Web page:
Presenter Information

Jackson LongFollow

Faculty Advisor

Dr. Ahmed Lachhab

Start Date

28-4-2020 12:00 AM

End Date

28-4-2020 12:00 AM

Description

Near surface geophysical methods have been heavily used in mapping geological structures, and in the identification of mine shafts and underground void spaces. In this study, a site in Centralia, PA, was selected as an experimental site to study the relative effectiveness of Seismic Refraction (SR), Electrical Resistivity Tomography (ERT), and Ground Penetrating Radar (GPR) to detect abandoned mine shafts. Centralia is well known for its extensive mine fire, as well as many abandoned mines. All surveys were performed along the same transect at Centralia. SR and ERT were appeared to be the effective methods of mine shaft detection. Dipole-Dipole and Wenner ERT inversions detected the presence of 4 mine shafts with their respective placement in the subsurface. Standard Seismic Refraction Tomography (SRT) and SR Time-Distance Curves both identified the mine shafts in the subsurface. In travel-time curves, deviations from anticipated resultant velocities were indicative of P-wave propagation in void spaces. In SRT, graphical “depressions” across the 2D transect illustrate the location of the cavities. These indications of void surveys were seen in multiple SR transverses at Centralia and in a model survey. The study showed that both SR methods can image void spaces in the subsurface. The use of a GPR point-survey has indicated 5 mine shafts but had inconsistencies in the boundaries of the shafts. The study showed that a combination of ERT and SR seemed to be more effective for this survey than any other the combination of the three methods.

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Apr 28th, 12:00 AM Apr 28th, 12:00 AM

Exploration of Abandoned Mine Shafts by means of Seismic Refraction, Electrical Resistivity Tomography, and Ground Penetrating Radar: Case study at Centralia, PA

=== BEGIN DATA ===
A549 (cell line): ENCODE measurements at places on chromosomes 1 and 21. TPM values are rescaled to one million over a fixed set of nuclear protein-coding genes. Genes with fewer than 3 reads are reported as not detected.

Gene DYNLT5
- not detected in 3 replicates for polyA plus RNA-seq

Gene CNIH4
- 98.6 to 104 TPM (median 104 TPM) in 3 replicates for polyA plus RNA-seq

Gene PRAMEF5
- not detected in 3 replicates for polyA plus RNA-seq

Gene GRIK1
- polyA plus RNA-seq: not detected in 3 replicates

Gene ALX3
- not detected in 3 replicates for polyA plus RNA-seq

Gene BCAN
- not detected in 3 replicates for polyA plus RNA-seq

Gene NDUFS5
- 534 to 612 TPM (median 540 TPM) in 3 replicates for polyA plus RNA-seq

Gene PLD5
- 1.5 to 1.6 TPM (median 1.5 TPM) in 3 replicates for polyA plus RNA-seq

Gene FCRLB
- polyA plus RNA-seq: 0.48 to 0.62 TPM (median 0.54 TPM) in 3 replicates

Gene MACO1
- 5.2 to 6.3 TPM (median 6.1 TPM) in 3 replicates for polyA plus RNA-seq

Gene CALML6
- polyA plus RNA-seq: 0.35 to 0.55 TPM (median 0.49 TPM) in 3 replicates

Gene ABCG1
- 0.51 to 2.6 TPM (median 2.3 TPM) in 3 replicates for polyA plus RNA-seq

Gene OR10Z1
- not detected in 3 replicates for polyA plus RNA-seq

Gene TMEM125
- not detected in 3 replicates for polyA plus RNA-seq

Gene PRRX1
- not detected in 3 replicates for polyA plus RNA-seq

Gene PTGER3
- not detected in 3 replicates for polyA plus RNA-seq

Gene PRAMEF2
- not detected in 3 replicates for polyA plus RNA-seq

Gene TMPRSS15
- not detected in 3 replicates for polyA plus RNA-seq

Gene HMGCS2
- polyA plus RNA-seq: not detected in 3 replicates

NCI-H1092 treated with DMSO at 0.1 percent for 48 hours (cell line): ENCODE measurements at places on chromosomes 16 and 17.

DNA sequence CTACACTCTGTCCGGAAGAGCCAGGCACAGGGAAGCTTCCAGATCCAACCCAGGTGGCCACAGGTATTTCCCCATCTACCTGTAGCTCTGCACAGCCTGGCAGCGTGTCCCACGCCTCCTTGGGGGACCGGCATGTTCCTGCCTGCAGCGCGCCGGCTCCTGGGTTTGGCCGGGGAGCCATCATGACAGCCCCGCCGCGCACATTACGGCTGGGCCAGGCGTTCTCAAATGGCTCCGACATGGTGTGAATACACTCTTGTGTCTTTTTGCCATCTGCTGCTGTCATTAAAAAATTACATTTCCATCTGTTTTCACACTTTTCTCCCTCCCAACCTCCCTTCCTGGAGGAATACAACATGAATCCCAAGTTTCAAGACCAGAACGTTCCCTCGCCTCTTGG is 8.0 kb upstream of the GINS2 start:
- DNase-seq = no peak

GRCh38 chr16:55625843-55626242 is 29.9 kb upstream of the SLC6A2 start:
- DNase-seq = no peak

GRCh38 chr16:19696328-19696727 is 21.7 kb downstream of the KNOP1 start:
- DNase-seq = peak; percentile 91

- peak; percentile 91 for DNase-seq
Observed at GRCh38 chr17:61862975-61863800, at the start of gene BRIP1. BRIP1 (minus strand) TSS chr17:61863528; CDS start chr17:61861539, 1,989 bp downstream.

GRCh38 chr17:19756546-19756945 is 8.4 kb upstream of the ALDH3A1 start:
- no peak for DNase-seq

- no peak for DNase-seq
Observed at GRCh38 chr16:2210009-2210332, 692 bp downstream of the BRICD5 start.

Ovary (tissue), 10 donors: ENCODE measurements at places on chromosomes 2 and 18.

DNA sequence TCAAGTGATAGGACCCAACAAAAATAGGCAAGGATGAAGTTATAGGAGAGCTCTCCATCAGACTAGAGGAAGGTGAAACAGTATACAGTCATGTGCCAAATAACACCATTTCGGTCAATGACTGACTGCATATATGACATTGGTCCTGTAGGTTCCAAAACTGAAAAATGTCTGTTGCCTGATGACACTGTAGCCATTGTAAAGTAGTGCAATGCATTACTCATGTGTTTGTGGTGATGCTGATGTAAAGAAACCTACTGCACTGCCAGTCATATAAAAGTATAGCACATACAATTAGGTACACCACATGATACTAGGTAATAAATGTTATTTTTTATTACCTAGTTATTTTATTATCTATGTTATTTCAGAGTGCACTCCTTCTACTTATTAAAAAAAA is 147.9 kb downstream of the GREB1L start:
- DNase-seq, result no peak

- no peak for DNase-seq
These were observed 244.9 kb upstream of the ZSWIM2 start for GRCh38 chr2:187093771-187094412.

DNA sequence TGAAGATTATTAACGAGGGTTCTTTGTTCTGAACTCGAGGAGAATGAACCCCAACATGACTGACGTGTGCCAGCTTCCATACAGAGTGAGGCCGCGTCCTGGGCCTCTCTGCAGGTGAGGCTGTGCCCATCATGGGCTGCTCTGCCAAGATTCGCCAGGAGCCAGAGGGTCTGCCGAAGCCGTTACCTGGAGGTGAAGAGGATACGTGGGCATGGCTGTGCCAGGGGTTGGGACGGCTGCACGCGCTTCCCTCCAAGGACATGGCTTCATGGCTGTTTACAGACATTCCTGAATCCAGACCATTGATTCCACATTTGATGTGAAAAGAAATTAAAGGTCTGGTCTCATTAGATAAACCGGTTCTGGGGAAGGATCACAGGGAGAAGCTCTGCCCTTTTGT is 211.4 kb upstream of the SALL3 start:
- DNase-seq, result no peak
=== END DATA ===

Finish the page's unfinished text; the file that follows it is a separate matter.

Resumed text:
Near surface geophysical methods have been heavily used in mapping geological structures, and in the identification of mine shafts and underground void spaces. In this study, a site in Centralia, PA, was selected as an experimental site to study the relative effectiveness of Seismic Refraction (SR), Electrical Resistivity Tomography (ERT), and Ground Penetrating Radar (GPR) to detect abandoned mine shafts. Centralia is well known for its extensive mine fire, as well as many abandoned mines. All surveys were performed along the same transect at Centralia. SR and ERT were appeared to be the effective methods of mine shaft detection. Dipole-Dipole and Wenner ERT inversions detected the presence of 4 mine shafts with their respective placement in the subsurface. Standard Seismic Refraction Tomography (SRT) and SR Time-Distance Curves both identified the mine shafts in the subsurface. In travel-time curves, deviations from anticipated resultant velocities were indicative of P-wave propagation in void spaces. In SRT, graphical “depressions” across the 2D transect illustrate the location of the cavities. These indications of void surveys were seen in multiple SR transverses at Centralia and in a model survey. The study showed that both SR methods can image void spaces in the subsurface. The use of a GPR point-survey has indicated 5 mine shafts but had inconsistencies in the boundaries of the shafts. The study showed that a combination of ERT and SR seemed to be more effective for this survey than any other the combination of the three methods.

 

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